McDonald's Changeables French Fries Robot McDonald's, 1987
Day #1,423: April 18, 2016
French Fries Robot From Series 1 - 1987
Changeables Fast Food Premiums
Item No.: No. ??? Manufacturer:McDonald's Includes:n/a Action Feature:Changes from something plastic you can put in your mouth to robot Retail:$2.99ish Availability: 1987 Other: There Are 3 Series
Before there was Frylock, we had the French Fries Robot. The sheer amount of varied toy lines in the late 1980s, from rip-offs to original ideas, was nothing short of miraculous. The death of Star Wars left the door open for all sorts of new things, and copies of said new things. Someone at McDonald's was in a meeting and said "Hey, why don't we make our own Go-Formers?" And then another guy said "Well Bill, there are Go-Bots and Transformers and-" and then the first guy said "Shut up, nerd!" and now we have transforming Happy Meal toys. I'm pretty sure that's how it went, anyway.
Sized more or less perfectly to antagonize Glyos figures, these 1987 food prizes were about 2-3-inches tall. This one is about 2 1/2-inches, and of the ones I ended up getting he's not half bad. Not only is he very colorful with red, yellow, and blue but the form factor lends itself to making a better robot. The french fries in a cardboard sleeve are about as convincing as you might expect, with a very clear McDonald's tampo on the front to prolong the fact that this is indeed advertising. What's more, kids back then - myself included - thought these were really cool too. If this love of advertising seems odd, at least in Arizona there had been a connection for quite some time - we had an annual Toy and Advertising Round-Up at the state fair grounds, at which you could find "antique" toys and all sorts of other licensed stuff. Marketing was a huge part of toys in the 1980s, although generally it had more to do with Hasbro and Kenner and Mattel putting millions of dollars in to ads to get you to buy toys, rather than McDonald's piggy-backing on its own ads to get you to bring home branded icons of their products.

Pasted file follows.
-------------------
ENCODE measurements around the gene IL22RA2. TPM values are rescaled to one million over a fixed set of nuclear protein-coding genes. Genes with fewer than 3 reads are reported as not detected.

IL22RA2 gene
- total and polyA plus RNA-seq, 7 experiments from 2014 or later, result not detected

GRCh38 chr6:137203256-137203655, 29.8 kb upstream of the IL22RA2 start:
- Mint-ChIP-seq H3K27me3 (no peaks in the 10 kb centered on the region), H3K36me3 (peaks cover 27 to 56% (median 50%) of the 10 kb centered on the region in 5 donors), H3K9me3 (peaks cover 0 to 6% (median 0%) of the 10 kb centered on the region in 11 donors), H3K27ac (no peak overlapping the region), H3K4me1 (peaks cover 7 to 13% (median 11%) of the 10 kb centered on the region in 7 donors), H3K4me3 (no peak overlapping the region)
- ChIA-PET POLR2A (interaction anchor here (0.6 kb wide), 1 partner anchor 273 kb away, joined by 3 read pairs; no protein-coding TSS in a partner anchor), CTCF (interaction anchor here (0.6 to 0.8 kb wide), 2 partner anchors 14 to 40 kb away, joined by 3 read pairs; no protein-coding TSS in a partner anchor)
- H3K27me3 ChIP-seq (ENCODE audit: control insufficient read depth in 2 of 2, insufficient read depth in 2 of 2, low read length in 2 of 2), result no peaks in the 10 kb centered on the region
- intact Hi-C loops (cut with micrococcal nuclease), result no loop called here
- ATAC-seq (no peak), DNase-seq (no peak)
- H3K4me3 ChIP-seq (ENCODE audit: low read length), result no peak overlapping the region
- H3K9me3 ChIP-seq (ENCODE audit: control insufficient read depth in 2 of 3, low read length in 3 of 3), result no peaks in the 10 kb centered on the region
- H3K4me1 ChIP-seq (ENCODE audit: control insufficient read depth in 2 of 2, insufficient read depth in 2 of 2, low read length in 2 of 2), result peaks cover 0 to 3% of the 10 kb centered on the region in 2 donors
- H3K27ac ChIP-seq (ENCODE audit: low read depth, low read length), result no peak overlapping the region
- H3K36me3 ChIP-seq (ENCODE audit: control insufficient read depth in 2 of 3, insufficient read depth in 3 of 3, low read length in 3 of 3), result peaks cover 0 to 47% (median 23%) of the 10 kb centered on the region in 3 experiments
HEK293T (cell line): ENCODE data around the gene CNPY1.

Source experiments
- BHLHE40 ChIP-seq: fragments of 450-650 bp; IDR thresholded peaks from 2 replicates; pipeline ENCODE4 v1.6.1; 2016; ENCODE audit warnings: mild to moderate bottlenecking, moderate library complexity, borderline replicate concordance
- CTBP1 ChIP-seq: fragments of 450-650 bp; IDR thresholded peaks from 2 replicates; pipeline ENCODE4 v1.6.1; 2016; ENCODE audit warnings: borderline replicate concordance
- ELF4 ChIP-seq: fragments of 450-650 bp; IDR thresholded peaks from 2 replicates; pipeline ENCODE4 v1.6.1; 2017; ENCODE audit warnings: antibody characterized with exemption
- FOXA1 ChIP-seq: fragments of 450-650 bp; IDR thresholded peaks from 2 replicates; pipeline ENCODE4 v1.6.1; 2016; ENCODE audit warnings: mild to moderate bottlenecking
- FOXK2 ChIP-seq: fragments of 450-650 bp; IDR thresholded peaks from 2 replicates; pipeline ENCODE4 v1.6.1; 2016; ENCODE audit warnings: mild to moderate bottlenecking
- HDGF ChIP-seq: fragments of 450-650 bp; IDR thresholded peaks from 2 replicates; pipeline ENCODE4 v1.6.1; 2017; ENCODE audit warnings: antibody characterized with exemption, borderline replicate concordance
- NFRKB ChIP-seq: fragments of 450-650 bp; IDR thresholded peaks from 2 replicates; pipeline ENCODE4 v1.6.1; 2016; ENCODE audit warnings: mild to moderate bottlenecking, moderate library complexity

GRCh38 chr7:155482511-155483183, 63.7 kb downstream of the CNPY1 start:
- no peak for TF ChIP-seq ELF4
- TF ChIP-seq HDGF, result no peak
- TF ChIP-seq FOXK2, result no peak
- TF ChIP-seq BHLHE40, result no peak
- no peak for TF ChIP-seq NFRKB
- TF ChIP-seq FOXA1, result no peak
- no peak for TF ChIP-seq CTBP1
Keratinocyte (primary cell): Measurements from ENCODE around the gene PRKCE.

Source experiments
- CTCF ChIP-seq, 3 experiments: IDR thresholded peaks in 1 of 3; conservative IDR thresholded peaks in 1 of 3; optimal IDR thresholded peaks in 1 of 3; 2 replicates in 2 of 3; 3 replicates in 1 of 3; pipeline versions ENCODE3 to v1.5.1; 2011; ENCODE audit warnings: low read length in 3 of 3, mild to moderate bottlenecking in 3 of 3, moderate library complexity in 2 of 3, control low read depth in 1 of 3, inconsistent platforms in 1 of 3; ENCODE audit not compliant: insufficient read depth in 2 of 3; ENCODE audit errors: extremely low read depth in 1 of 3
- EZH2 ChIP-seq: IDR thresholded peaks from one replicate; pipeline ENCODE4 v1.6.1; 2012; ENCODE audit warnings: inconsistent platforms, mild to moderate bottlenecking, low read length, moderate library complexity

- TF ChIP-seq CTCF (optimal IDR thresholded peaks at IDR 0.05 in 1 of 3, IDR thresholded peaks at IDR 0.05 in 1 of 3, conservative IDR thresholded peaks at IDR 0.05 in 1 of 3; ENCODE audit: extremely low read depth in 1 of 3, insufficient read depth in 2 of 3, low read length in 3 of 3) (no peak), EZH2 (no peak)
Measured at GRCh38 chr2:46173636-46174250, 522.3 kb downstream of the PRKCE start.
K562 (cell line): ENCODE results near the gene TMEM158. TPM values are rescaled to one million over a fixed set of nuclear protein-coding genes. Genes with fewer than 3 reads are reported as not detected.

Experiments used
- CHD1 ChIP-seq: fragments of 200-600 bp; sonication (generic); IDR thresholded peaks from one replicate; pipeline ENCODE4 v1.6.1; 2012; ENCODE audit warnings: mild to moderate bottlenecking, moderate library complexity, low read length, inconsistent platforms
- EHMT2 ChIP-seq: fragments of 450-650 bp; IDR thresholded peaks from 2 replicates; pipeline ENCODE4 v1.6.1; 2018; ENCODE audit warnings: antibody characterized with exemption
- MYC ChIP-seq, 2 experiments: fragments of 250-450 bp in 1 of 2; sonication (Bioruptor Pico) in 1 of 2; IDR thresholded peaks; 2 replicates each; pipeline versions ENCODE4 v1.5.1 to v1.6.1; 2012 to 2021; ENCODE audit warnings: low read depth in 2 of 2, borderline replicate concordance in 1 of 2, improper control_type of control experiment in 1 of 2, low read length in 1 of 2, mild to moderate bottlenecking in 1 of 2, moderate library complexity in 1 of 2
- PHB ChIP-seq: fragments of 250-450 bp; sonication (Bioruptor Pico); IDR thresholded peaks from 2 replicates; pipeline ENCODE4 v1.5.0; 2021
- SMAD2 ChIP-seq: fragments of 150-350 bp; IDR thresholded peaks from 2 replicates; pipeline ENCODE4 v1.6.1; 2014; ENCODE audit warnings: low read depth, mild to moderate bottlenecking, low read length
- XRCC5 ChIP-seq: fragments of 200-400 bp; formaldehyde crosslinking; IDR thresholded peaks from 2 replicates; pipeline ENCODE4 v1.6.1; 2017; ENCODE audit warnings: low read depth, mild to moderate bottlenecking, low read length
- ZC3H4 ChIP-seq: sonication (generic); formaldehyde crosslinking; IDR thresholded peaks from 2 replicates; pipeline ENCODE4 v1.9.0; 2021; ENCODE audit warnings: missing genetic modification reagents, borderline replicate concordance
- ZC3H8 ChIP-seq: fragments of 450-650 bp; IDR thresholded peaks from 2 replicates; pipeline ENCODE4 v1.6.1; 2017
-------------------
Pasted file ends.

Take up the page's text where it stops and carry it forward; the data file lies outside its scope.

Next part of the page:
So yeah, fries. It's a brick. But in either mode, it's quite meaty and isn't a heck of a lot worse than the Minibots of 1987.
Transformation is better on this one than many of the others, because you can pull down some tiny feet, roll out some small arms, and flip out a head. You get something more vaguely readable as humanoid, without a single "foot" base. It feels more... I don't want to say honest, but it's a better robot.
He's got a pretty fat face with empty eye socked and an open mouth/snout - so he's either ugly or charming. He seems like a weird ugly alien thing, and given that his contemporaries included Rock Lords and other bricks-to-robot toys. The face has a decent amount of personality and almost feels like a distant cousin of Bionicle toys like Tahu. The arms don't do much other than hang there, so really the only play you're going to get is transforming him. The figure actually manages to keep a good chunk of his alternate mode for the robot, which serves it well. You can display it on your desk and odds are nobody is going to ask you what it turns in to.
This is a good one - but as I write these up and pull them out of my archives, I really am left wondering if I should hang on to them. I'm inclined to say no - not because they aren't interesting, but really, why devote space to them? If you see it for a nickel at a garage sale, by all means, buy one. It's worth the entertainment a couple of dollars can give you, and it's an amusingly weird and chunky toy. It's sturdy, it holds up to abuse, and it's simple and fun. I'm almost talking myself out of getting rid of these, as there's no denying they're pretty decent. I almost wish Hasbro would ape the face designs and give us a new faction of Transformers with a new look, but for the time being these bizarrely-faced fellows seem to be lost to the ages.
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